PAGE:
• Neurosurgery - Fulltext: Volume 43(4) October 1998 p 914-925 The History of Neurological Surgery at Northwestern University. FIGURE 2. A, Wesley Hospital, located at the corner of Dearborn Avenue and 25th Street, as it appeared in 1891. It was later sold to the city of Chicago and converted into a housing project. B, Wesley Memorial Hospital, newly located at the northwest corner of Superior Street and Fairbanks Court. Dubbed the Cathedral of Healing, its X-shaped design around a central elevator core was considered to be very innovative at that time. ALLEN BUCKNER KANAVEL AND THE ROOTS OF NEUROSURGERY AT NORTHWESTERN TOP Surgeons training at Northwestern learned about procedures involving the nervous system just after the turn of the century, under the guidance of Kanavel (1874-1938). Before that, Edmund Andrews and J.B. Murphy had reported operations on the trigeminal ganglion as early as 1890. Prominent neurologists were available on the faculty, such as Walter Hay, James Jewell, Hugh Patrick, and Archibald Church (2). Kanavel (Fig. 3A) was an energetic, skillful, and versatile surgeons who was an expert in many fields of surgery, including surgery of the brain, spine, and peripheral nerves (21,25). He was a gentleman and an acute diagnostician who knew "more about the hand than anyone in the world" (8). Kanavel was born in Kansas and received A. B. and M.D. degrees from Northwestern in 1896 and 1899, respectively. He pursued a postgraduate course in Vienna, Austria, then interned at Cook County Hospital. Consistent with the surgeons of his era, Kanavel was largely self-instructed in the art of applying surgery to disorders of the nervous system and did not limit his practice to neurological surgery (20,21). Kanavel was the first to describe (in 1909) the infranasal transsphenoidal approach to the pituitary gland (Fig. 3B) (9,22), a few months before it was reported by Oskar Hirsch. During this period, Kanavel, Dean Lewis, and Ernest Sachs were the only surgeons in the Midwest who practiced any neurosurgery (20). In 1910, a Northwestern colleague of Kanavels, urologist Victor Lespinasse, introduced a small cystoscope into the ventricles and coagulated the choroid plexus in an unsuccessful attempt to treat hydrocephalus in two infants. Kanavel saw patients and operated at Wesley, Cook County, and Passavant Memorial Hospital (8). Kanavel was a master of effective extemporaneous speaking and was held in extremely high regard by his colleagues. FIGURE 3. A, Allen B. Kanavel (1874-1938). Kanavel was a gentleman and multitalented surgeon, skilled at operations involving the nervous system. Kanavel was one of the original members of the Society of Neurological Surgeons. One of his students was Loyal Davis. B, illustration from Kanavels 1909 article (9) describing the infranasal transsphenoidal approach to the pituitary.http://www.neurosurgery-online.com/pt/re/neurosurg/ful...abase=ppvovft&results=1&count=10&searchid=1&nav=search (4 of 19)11/18/2005 4:43:35 AM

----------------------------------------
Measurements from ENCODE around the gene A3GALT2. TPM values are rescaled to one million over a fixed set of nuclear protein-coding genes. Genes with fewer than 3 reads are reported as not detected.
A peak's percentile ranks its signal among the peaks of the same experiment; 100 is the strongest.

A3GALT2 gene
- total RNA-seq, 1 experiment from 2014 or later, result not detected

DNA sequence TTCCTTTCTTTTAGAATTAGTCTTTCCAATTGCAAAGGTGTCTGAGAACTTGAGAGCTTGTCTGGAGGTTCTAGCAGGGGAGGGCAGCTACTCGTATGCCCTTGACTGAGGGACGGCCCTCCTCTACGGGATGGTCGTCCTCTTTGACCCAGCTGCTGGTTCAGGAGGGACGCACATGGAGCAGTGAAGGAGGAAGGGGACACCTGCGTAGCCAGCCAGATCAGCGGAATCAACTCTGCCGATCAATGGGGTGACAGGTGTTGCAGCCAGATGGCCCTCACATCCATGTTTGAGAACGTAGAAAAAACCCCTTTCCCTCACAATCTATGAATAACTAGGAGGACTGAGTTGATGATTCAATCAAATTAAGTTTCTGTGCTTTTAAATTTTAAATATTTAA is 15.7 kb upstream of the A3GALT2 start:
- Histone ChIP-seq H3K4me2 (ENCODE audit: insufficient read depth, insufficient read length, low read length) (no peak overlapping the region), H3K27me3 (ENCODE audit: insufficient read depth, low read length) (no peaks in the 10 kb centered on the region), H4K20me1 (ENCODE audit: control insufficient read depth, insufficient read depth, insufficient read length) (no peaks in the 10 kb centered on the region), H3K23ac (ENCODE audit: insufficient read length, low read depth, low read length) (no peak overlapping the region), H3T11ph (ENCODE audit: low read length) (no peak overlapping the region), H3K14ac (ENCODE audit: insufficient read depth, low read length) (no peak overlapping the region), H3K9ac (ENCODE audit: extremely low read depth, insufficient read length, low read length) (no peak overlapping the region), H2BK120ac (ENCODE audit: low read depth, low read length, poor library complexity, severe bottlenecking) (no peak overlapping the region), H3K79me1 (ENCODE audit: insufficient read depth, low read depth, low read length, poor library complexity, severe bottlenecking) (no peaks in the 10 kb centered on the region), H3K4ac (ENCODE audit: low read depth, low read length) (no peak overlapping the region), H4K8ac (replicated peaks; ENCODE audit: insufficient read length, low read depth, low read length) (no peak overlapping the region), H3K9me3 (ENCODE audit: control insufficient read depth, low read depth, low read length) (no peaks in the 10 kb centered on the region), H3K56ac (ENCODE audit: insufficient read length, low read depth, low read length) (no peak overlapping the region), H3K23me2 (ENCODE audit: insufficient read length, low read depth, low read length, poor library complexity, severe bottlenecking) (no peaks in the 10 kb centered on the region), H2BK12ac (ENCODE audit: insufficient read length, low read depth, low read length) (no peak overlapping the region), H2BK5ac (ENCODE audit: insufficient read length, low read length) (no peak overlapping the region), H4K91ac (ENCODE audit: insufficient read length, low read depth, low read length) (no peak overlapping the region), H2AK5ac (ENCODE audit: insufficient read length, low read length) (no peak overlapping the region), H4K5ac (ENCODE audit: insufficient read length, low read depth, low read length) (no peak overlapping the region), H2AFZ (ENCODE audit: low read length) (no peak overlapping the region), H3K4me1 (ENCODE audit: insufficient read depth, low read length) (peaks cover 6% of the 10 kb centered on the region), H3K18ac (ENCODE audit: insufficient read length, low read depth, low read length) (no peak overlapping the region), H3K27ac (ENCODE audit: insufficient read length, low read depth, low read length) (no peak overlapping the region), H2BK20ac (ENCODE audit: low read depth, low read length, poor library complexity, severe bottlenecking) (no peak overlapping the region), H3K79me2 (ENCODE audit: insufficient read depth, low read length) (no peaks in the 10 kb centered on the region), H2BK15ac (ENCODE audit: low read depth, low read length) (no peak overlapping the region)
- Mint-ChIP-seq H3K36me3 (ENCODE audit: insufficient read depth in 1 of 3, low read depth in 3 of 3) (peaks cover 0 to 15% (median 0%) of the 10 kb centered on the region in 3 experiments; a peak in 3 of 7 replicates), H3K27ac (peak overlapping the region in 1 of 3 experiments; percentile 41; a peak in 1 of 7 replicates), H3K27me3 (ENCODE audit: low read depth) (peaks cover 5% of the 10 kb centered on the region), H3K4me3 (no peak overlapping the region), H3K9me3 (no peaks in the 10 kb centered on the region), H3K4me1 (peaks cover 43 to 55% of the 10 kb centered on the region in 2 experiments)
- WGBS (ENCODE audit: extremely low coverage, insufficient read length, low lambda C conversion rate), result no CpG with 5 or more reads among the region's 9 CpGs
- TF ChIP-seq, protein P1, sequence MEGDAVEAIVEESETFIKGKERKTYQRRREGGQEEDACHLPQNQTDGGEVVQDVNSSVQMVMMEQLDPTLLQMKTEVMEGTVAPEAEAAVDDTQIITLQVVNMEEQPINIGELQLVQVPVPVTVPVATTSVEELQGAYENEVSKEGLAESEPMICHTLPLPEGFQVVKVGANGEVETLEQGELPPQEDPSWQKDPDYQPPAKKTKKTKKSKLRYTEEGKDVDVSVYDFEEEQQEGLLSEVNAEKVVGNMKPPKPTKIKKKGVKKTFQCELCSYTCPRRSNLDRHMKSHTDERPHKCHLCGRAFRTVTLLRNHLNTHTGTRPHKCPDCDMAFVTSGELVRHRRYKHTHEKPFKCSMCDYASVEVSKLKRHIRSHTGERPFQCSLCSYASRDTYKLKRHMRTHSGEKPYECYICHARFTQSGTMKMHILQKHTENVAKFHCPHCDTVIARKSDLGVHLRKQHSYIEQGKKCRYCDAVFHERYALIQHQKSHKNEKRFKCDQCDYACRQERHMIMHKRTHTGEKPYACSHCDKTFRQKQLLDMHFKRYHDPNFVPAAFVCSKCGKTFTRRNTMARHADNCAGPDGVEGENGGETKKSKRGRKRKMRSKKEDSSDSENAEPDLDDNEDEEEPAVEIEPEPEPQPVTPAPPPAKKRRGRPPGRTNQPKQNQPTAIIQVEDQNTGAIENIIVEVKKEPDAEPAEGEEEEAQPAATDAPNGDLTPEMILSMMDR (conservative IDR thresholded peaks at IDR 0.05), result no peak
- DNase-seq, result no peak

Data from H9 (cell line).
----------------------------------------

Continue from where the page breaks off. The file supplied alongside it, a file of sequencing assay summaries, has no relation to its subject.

• Neurosurgery - Fulltext: Volume 43(4) October 1998 p 914-925 The History of Neurological Surgery at Northwestern University. When the United States entered the First World War in 1917, the Surgeon General decided that the Army needed to have men trained in neurosurgery and summoned a group of surgeons to Washington, DC, to consider the matter. Kanavel, along with Sachs, Charles Frazier, Lewis, William Spiller, and Hugh Patrick, "responded at once" (20). The group was informed that the Army was planning to set up "a hundred hospitals" and wanted a neurosurgeon for each hospital. They therefore decided to establish three schools in which general surgeons could be trained in surgery of the nervous system: one in New York, a second in Chicago, and a third in St. Louis (20). Kanavel became a Colonel in the United Stated Army Medical Corps and served at the Base Hospital Unit Number 12 in France along with other members of the Wesley staff (4). Kanavel was one of the 19 original members of the Society of Neurological Surgeons, which was founded in 1920 (20,21). He became fifth chairman of the Department of Surgery at Northwestern University that same year, a post he held until 1929. In 1920, Kanavel also accepted Davis into perceptorship, to be trained in surgery with an emphasis on surgery of the nervous system (21). In the latter part of his career, Kanavel became a renowned author, editor, and leader within organized surgery. His chapter in the 1930 edition of Ochsners Surgery, "Diagnosis and Treatment of Tumors, Inflammations and Abscesses of the Brain," displays his sophisticated knowledge of neurological diagnosis and surgical treatment. He also wrote about the anatomy of the trigeminal nerve (11) and of the laminectomy procedure (10). His text, Infections of the Hand, went through six editions. He was editor of Oxford Surgery and coeditor of the Medical Schools Quarterly Bulletin, which was a clinically significant publication at that time. Kanavel was one of the founders of the journal Surgery, Gynecology and Obstetrics and acted as its associate editor and then as its editor until 1938 (8,23). He was a founder, governor, regent, and president (1931-1932) of the American College of Surgeons. In his later years, he suffered from glaucoma, which made it painful to read, and radiation damage to his hands, which made it difficult to scrub (from memorial addresses presented on June 1, 1938, in the Archibald Church Library, Northwestern University.) At the time of his retirement, Kanavel and his wife bought a house in Pasadena, CA, and he frequently traveled between Chicago and the West Coast. Kanavel, truly a remarkable person who made many contributions to the science of surgery in its many branches (22), died in an automobile accident near Mojave, CA, at the age of 64. THE LOYAL DAVIS ERA TOP Davis (1896-1982) was born in Galesburg, IL, and attended Northwestern Medical School, receiving his M. D. in 1918, M.S. in 1921, and Ph.D. in 1923. After graduation from Northwestern, Davis was accepted into the coveted internship at Cook County Hospital and practiced general medicine for 14 months in his hometown of Galesburg. This, however, did not suite him, and he returned to Northwestern. There, Kanavel was responsible for setting him on the course of a neurosurgical career. He first encouraged Davis to study with Lewis J. Pollock, head of the Department of Neurology and Psychiatry, and Stephen W. Ranson, renowned neuroanatomist (8,19). Pollock was an outstanding neurologist, as well as a colorful figure at neurology meetings, because of his keen mind and excellent sense of humor. Ranson (1880-1942) was the giant of neuroanatomy at that time, being the eventual author of more than 200 publications and the textbook, The Anatomy of the Nervous System, which went through seven editions after its initial publication in 1920. Horace W. Magoun discovered the reticular formation while working in Ransons laboratory (13). Daviss studies focused on decerebrate rigidity and peripheral nerve injury (19). Kanavel arranged for the young Davis to have a "finishing" course with Harvey Cushing, which he pursued from September 1923 through October 1924 (8,23). Daviss time with Cushing pro-found ly influenced him; he patterned his subsequent professional life after Cushings (24). After returning to Chicago in 1924, Davis was appointed to the Attending Staff of Wesley Hospital andhttp://www.neurosurgery-online.com/pt/re/neurosurg/ful...abase=ppvovft&results=1&count=10&searchid=1&nav=search (5 of 19)11/18/2005 4:43:35 AM